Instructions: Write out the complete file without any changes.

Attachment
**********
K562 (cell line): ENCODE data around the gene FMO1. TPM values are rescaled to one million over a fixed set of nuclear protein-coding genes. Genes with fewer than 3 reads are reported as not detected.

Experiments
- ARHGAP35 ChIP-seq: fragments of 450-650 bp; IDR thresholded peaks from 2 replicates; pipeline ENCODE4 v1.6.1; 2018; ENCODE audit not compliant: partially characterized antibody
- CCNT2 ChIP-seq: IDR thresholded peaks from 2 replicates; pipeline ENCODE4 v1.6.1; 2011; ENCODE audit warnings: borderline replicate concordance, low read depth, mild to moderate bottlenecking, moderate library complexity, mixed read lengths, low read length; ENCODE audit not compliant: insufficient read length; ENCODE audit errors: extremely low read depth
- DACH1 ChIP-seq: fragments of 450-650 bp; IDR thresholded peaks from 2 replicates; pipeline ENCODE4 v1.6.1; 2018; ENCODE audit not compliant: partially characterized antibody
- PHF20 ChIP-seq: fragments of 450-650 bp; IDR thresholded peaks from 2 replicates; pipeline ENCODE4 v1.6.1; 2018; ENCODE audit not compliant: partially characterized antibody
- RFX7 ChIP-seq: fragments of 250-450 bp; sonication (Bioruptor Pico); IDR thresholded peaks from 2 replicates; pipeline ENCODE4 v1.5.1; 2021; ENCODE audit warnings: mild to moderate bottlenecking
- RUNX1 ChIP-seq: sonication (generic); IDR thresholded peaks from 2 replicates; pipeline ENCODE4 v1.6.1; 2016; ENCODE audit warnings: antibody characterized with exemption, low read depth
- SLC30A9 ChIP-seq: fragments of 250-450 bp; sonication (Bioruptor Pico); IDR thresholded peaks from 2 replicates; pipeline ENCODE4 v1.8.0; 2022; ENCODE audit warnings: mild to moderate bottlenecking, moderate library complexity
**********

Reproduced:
K562 (cell line): ENCODE data around the gene FMO1. TPM values are rescaled to one million over a fixed set of nuclear protein-coding genes. Genes with fewer than 3 reads are reported as not detected.

Experiments
- ARHGAP35 ChIP-seq: fragments of 450-650 bp; IDR thresholded peaks from 2 replicates; pipeline ENCODE4 v1.6.1; 2018; ENCODE audit not compliant: partially characterized antibody
- CCNT2 ChIP-seq: IDR thresholded peaks from 2 replicates; pipeline ENCODE4 v1.6.1; 2011; ENCODE audit warnings: borderline replicate concordance, low read depth, mild to moderate bottlenecking, moderate library complexity, mixed read lengths, low read length; ENCODE audit not compliant: insufficient read length; ENCODE audit errors: extremely low read depth
- DACH1 ChIP-seq: fragments of 450-650 bp; IDR thresholded peaks from 2 replicates; pipeline ENCODE4 v1.6.1; 2018; ENCODE audit not compliant: partially characterized antibody
- PHF20 ChIP-seq: fragments of 450-650 bp; IDR thresholded peaks from 2 replicates; pipeline ENCODE4 v1.6.1; 2018; ENCODE audit not compliant: partially characterized antibody
- RFX7 ChIP-seq: fragments of 250-450 bp; sonication (Bioruptor Pico); IDR thresholded peaks from 2 replicates; pipeline ENCODE4 v1.5.1; 2021; ENCODE audit warnings: mild to moderate bottlenecking
- RUNX1 ChIP-seq: sonication (generic); IDR thresholded peaks from 2 replicates; pipeline ENCODE4 v1.6.1; 2016; ENCODE audit warnings: antibody characterized with exemption, low read depth
- SLC30A9 ChIP-seq: fragments of 250-450 bp; sonication (Bioruptor Pico); IDR thresholded peaks from 2 replicates; pipeline ENCODE4 v1.8.0; 2022; ENCODE audit warnings: mild to moderate bottlenecking, moderate library complexity